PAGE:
18 October 2004

Review: Fermat's Enigma (4/5)

What an epic story. Andrew Wiles spent seven years creating a 200-page proof of Fermat's last theorem--plus an eighth, tense year fixing a hole in the proof--and within it all redefined math and number theory with several discoveries that would have been Earth-shattering if they were given just on their own. The math is beyond us all (trust me), yet author Simon Singh provides enough for our understanding, and enough drama to make modular forms and elliptic equations seem sexy.

Pierre de Fermat [Wikipedia] was a French lawyer in the 1600s who was also an amateur--albeit virtuoso amateur--mathematician. He would taunt others with theorems and withhold the proof as a challenge. Quite the bastard. One proof which was never revealed was for what is labeled his last theorem. "Last" because it was the last to be proven (proof changing a "conjecture" to a "theorem"). The theorem states:

x^n + y^n ≠ z^n, where n > 2

The proof is considerably more complex. It took 350 years to prove, and in 1993 Andrew Wiles did it (I don't think I'm giving anything away, so no spoiler alert). Here's the paragraph from the book describing when he resolves the error of the initial proof:

Iwasawa theory [Wikipedia] on its own had been inadequate. The Kolyvagin-Flach method on its own was also inadequate. Together they complemented each other perfectly. It was a moment of inspiration that Wiles will never forget. As he recounted these moments, the memory was so powerful that he was moved to tears: It was so indescribably beautiful; it was so simple and so elegant. I couldn't understand how I'd missed it and I just stared at it in disbelief for twenty minutes. Then during the day I walked around the department, and I'd keep coming back to my desk looking to see if it was still there. It was still there. I couldn't contain myself, I was so excited. It was the most important moment of my working life. Nothing I ever do again will mean as much.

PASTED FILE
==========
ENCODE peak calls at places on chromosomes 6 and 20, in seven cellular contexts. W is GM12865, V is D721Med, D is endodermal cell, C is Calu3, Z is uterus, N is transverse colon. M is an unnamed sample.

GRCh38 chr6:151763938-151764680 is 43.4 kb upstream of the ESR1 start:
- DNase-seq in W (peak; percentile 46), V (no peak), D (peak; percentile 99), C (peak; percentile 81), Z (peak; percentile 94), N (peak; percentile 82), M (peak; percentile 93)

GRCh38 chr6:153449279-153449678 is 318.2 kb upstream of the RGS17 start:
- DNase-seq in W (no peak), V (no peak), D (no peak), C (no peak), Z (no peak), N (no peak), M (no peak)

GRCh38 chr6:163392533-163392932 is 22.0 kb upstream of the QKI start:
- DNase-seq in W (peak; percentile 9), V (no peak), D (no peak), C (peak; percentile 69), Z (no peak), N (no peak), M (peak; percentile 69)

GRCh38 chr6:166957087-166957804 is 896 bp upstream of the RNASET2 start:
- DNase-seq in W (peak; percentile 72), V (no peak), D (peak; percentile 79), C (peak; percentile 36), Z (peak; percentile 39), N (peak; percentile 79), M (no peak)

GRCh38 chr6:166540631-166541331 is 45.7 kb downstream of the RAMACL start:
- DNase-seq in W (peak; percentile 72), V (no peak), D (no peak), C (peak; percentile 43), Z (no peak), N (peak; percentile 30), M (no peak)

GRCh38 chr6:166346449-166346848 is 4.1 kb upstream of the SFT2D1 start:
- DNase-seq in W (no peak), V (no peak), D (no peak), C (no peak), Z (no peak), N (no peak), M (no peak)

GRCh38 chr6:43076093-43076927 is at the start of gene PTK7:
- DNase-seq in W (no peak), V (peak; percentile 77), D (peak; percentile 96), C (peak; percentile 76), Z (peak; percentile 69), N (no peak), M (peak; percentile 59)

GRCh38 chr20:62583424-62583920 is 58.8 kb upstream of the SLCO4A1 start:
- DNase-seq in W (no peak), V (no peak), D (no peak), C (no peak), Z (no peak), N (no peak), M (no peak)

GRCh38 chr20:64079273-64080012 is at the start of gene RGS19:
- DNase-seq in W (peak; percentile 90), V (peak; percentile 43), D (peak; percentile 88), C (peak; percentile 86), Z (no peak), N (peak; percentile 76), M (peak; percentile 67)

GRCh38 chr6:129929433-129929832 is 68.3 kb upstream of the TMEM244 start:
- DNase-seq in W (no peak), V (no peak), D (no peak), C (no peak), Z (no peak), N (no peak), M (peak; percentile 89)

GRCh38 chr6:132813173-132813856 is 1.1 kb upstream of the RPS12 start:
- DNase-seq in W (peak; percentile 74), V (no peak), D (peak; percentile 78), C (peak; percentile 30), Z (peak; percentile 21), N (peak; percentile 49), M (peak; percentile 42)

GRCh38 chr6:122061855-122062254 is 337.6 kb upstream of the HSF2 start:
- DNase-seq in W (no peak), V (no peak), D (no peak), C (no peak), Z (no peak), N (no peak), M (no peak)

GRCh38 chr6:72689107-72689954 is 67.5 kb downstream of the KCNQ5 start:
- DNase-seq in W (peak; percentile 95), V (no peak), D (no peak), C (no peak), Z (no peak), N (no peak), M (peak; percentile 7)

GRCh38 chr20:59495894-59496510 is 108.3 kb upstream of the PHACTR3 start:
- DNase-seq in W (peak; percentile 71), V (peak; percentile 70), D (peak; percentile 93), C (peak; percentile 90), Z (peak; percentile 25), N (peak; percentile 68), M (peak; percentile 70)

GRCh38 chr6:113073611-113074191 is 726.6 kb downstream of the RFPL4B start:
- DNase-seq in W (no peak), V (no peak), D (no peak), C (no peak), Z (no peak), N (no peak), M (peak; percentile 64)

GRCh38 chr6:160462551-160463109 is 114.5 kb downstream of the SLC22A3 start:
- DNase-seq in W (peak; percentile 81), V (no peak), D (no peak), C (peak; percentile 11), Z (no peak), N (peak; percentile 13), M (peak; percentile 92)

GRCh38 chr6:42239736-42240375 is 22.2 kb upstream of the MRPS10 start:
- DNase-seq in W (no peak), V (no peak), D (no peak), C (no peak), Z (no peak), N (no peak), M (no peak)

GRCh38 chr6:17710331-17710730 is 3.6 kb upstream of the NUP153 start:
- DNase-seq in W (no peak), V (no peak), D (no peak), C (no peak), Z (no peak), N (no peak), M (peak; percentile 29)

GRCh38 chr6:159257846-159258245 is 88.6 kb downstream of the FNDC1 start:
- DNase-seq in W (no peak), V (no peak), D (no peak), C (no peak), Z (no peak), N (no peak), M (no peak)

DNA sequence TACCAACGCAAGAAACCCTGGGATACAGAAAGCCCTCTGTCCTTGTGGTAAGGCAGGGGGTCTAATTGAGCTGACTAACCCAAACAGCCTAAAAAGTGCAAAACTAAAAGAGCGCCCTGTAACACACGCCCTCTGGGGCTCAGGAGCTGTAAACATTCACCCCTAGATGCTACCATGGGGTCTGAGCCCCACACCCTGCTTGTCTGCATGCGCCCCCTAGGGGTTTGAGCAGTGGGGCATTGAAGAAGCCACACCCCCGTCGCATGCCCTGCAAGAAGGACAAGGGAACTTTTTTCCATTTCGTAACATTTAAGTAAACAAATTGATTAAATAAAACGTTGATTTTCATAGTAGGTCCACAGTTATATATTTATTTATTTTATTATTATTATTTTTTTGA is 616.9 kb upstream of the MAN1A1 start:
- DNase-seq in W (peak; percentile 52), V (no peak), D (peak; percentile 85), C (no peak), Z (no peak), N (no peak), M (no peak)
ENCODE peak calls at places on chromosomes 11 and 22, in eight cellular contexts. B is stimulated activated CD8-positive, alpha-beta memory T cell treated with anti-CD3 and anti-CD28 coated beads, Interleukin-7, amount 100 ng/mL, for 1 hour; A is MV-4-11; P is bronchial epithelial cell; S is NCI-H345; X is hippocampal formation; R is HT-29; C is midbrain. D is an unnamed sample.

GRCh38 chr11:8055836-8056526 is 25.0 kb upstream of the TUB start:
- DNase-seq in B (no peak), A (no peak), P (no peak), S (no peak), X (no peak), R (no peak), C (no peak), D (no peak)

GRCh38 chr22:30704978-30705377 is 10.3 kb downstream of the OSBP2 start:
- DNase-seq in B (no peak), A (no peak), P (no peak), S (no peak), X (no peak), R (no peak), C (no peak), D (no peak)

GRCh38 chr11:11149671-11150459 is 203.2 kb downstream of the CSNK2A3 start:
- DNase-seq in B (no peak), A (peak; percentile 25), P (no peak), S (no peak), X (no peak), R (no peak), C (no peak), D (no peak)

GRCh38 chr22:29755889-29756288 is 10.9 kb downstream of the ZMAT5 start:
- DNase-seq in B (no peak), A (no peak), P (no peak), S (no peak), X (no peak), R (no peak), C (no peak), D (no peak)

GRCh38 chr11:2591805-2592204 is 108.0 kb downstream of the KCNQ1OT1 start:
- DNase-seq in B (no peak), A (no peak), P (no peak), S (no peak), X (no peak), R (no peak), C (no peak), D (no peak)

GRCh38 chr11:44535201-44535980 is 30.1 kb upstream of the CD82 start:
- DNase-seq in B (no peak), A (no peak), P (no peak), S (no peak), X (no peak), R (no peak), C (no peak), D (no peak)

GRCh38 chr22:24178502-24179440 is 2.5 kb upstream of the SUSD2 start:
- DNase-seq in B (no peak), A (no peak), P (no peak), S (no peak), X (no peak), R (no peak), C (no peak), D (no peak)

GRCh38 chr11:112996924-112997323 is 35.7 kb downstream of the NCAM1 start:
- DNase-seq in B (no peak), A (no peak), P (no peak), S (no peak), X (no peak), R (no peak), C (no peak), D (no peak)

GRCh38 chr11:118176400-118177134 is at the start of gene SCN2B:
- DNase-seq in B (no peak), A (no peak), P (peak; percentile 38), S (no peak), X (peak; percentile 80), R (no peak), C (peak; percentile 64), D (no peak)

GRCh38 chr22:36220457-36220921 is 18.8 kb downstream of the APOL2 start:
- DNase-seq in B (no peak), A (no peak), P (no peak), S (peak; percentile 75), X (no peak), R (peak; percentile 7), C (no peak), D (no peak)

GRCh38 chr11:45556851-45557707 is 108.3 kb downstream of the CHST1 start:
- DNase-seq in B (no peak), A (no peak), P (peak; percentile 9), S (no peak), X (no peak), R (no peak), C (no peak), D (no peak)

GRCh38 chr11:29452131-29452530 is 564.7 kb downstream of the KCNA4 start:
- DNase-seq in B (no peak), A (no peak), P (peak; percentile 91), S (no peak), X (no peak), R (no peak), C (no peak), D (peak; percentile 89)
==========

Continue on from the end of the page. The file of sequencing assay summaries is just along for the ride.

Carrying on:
The book is filled with that sort of passion. And it's cool to actually find newsgroup notices as quoted in the book from when after the proof was announced:

Last week, I had fortuitously TiVoed and watched the Nova special about Archimedes [Wikipedia] titled Infinite Secrets. Fermat's Enigma begins with a history of math dating back to Pythagoras [Wikipedia] (an engrossing story) and continues up to Wiles. I'm continually amazed at how little math I really understand. Programming is logic with some math--the reverse only occurs for specific problems. What Andrew Wiles and those who came before him do with math is astounding--sublime--yet I'm happy to just appreciate it from a distance.

[ posted by sstrader on 18 October 2004 at 10:29:17 PM in Language & Literature ]